What's the point of this blog!

I'm documenting the marketing for my YA book series "The chick friends rules". I want to see which marketing strategies will work best in creating buzz and hopefully income. So, sign up below and take the journey with me.

Friday, November 11, 2011

What's in a name? Are you a self-published author or an indie author?

What's the difference, right?

I remember when I was a little girl and I'd go through the magazine section of the Sunday paper, there would be an advertisement for a vanity press. It would offer writers leather bound covers in black, blue or brown for their manuscripts for only $whatever.99. There would be testimonials of happy customers etc...etc... In my mind, that's self-published; books written by writers without any real drive or desire to see their words go beyond bragging rights.

I prefer to be called an indie author. I feel I'm no different than indie filmmakers or indie musicians. For some reason those artist are seen as having a renaissance personality and are respected for being progressive and cultured where as if a writer wears the same "indie" label we're seen as rejects and failures who couldn't cut it in big publishing.

I believe the internet is the best thing that has happened to indie writers; turning the tide and allowing us to accelerate our careers as writers on our terms. Die hard publishing folks will disagree and we will have to fight for respect. But, frankly who cares what they think? The proof is all around us; how many neighborhood book stores are around anymore? And, how often does your child go to the library? The old publishing machine is slowly on its way out; give or take 10 years.

Digital cameras changed the way filmmakers create films. And computer programs changed the way musicians record music. It took 15 years for the digital revolution to turnaround those artist and we're next. The advancements in internet publishing is something to be marveled. It is accessible, inexpensive and limited only to how much time, energy and marketing we're willing to invest. Now, I personally created my own publishing company, Randall & Reismann, complete with tax i.d., company credit cards, and a company P.O. box. I wanted to do everything I could to make my company legit and its still a work in progress (still working on that website). Maybe, someday I will not only publish my own books but maybe some one else as well. If you think about it, its not too outlandish to open your own publishing company, after all big publishers once started out as small publishers too.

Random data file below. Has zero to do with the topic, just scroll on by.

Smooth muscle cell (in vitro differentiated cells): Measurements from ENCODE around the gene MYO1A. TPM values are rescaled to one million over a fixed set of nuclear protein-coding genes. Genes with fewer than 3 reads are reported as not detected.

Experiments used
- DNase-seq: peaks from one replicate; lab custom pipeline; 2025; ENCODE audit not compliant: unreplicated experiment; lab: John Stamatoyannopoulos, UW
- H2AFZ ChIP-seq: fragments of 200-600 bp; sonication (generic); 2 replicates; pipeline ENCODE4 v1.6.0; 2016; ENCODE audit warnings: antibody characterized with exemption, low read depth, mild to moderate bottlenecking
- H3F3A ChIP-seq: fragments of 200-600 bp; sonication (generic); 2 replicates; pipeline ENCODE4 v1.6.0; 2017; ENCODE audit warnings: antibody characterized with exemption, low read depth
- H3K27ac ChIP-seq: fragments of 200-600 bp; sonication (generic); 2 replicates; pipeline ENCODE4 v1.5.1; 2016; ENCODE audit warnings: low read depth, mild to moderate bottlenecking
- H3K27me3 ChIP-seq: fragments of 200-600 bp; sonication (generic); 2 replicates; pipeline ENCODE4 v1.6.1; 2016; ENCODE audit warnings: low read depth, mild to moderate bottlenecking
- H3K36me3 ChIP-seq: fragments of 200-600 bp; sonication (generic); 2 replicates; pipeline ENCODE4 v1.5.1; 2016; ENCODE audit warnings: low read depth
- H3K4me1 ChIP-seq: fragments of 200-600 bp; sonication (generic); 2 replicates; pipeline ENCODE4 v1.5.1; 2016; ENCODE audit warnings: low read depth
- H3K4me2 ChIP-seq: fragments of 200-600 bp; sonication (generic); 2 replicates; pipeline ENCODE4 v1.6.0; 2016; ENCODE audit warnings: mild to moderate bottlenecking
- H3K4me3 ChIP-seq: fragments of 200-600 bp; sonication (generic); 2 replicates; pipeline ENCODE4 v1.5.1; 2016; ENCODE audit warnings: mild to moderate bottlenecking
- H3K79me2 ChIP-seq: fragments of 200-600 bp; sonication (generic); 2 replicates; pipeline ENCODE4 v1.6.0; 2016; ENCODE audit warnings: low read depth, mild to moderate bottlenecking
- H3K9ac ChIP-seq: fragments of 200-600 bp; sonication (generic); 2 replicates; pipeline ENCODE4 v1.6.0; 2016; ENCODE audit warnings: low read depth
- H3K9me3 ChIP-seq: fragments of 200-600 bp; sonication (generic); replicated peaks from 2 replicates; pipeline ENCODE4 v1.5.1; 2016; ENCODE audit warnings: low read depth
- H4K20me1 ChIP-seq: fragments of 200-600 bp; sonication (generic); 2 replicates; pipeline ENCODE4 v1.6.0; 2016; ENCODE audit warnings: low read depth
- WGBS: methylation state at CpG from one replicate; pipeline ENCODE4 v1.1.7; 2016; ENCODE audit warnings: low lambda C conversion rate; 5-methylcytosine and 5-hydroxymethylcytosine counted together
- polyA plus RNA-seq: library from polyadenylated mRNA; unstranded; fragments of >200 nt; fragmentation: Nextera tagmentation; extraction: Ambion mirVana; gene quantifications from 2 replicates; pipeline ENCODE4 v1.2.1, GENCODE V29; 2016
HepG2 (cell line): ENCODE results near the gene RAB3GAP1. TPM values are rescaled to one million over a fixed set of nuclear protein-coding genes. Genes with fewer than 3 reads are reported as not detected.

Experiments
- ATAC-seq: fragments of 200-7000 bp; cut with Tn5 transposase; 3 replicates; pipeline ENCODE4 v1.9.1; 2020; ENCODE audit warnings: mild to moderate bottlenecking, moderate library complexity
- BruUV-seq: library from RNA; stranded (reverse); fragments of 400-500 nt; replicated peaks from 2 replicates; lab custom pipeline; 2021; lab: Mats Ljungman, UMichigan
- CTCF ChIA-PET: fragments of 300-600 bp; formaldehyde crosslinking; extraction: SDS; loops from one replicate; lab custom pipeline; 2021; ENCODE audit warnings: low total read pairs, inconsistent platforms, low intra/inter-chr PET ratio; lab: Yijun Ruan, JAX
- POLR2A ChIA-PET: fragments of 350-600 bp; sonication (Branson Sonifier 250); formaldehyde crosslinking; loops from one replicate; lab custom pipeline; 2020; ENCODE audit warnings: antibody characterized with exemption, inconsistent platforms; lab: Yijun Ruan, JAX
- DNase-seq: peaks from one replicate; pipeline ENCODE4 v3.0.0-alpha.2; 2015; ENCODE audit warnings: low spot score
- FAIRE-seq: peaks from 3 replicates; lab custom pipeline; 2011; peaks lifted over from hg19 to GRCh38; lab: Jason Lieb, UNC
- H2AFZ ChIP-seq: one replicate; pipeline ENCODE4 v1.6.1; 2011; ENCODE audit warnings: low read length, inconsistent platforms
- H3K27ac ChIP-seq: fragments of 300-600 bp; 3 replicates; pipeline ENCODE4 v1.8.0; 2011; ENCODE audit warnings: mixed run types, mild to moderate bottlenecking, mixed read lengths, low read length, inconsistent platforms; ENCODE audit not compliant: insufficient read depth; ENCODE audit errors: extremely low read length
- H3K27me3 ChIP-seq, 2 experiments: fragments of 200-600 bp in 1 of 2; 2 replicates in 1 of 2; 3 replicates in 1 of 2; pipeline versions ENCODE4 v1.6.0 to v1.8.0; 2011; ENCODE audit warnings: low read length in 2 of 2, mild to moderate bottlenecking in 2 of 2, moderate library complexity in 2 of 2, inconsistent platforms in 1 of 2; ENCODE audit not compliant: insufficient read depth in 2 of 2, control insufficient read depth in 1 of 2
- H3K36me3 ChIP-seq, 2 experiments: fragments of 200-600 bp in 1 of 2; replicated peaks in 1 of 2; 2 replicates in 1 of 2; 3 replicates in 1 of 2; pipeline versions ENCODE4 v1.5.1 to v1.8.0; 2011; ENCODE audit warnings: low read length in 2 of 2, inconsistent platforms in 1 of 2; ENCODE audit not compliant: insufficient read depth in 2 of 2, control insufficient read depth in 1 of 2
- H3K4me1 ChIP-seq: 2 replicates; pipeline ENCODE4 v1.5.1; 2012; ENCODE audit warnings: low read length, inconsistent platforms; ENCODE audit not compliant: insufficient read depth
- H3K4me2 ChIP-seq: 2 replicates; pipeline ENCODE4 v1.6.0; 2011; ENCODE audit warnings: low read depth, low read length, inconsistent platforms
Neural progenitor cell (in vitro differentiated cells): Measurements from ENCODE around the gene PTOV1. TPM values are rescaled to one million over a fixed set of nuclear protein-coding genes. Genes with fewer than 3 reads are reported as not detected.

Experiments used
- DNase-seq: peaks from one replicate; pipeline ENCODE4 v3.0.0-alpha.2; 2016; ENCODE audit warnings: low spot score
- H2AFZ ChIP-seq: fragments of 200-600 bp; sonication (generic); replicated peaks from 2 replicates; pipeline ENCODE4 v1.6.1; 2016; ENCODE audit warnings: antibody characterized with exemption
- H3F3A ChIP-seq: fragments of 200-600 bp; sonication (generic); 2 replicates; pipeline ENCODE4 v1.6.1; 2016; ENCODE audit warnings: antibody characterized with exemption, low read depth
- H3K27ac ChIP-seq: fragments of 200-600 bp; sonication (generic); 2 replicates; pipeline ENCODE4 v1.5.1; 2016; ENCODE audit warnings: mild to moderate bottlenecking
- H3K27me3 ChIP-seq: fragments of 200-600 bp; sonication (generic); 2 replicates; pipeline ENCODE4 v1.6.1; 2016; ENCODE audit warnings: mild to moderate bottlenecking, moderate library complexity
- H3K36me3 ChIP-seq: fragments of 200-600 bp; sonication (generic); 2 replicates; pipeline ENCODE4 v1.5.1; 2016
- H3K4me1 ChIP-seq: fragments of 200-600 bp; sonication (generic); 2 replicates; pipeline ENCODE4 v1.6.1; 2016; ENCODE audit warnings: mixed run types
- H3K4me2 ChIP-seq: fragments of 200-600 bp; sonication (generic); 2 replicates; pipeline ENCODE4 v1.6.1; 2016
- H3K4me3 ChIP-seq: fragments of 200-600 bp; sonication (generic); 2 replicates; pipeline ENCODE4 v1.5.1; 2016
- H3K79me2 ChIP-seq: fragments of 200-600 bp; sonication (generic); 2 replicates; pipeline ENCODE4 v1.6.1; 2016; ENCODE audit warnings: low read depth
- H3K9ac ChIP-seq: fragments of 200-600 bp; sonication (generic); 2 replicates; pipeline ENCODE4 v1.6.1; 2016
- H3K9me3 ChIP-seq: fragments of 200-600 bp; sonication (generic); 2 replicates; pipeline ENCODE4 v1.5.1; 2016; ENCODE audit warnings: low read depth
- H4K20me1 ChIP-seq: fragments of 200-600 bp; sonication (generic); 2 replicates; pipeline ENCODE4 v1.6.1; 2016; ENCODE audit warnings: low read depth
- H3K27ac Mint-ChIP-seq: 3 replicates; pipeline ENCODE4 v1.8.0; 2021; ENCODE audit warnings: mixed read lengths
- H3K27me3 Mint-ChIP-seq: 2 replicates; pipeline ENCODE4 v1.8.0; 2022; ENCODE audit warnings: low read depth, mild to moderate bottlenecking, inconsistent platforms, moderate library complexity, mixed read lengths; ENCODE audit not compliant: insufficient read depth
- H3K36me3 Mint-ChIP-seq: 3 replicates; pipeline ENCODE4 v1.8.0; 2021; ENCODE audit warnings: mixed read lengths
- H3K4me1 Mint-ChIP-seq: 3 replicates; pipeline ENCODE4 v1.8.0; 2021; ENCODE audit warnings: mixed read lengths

Before going solo, I tried getting published the traditional route as I'm sure most of us have. I submitted queries and my manuscript to over 80 agents. I came very close to securing two agents for my "Chick friends" series on two separate occasions. One male agent agreed to take on the project only if I re-wrote all four books making the characters and the setting more "urban" because readers wouldn't be able to relate to upper-middle class, suburban minority kids,(in layman's terms; he wanted me to make the characters ghetto). So, I would have to call my cuzzo Rae-Rae and ask her what's life like in the projects, yo (can you see my neck rolling?)l.o.l. Anyway, I was taken aback by his observation. But, I took a deep breath and seriously considered the re-write. I asked my "almost" agent for a contract for representation before the re-writes and he said no. So, basically he wanted me to re-write all four book without any promise of representation. Get the fudge outta here!

My second "almost" agent showed interest in representation and said she was "super busy and would make contact" with me after she returned from her vacation to Italy. That was two years ago; I guess she's still in Italy. But I'm not bitter because one thing I got from those two "almost" contracts was that I have a marketable series or else they wouldn't have shown interest.

I hope you understand how I arrived at my decision to go it alone. Someone else might think I should have just re-wrote the books or waited by the phone for Ms. Italy to return. But, I can't stand the idea of putting my future in the hands of someone else. The control is too important to me. Sometimes I wonder if I made the right choice but only time will tell. So, in the meantime I proudly wear the label of indie-author/writer. What about you?


  1. Hi, I just came via the CreateSpace forum. Interesting blog post. Totally agree about calling yourself an indie author. That's what I call myself too.

    Good luck with your books!

  2. I have a similar story to yours. I searched for an agent for two years. Then I finally signed with one and was with him for four additional years. He has yet to sell my books to a major publisher. Though both HarperCollins and Henry Holt strung me along years. Anyway, though all that time I kept writing and thus when I when I decided to go it alone, I had several books ready to publish. I have a couple of tips for you if you want to drop me an email. sybilnelson@hotmail.com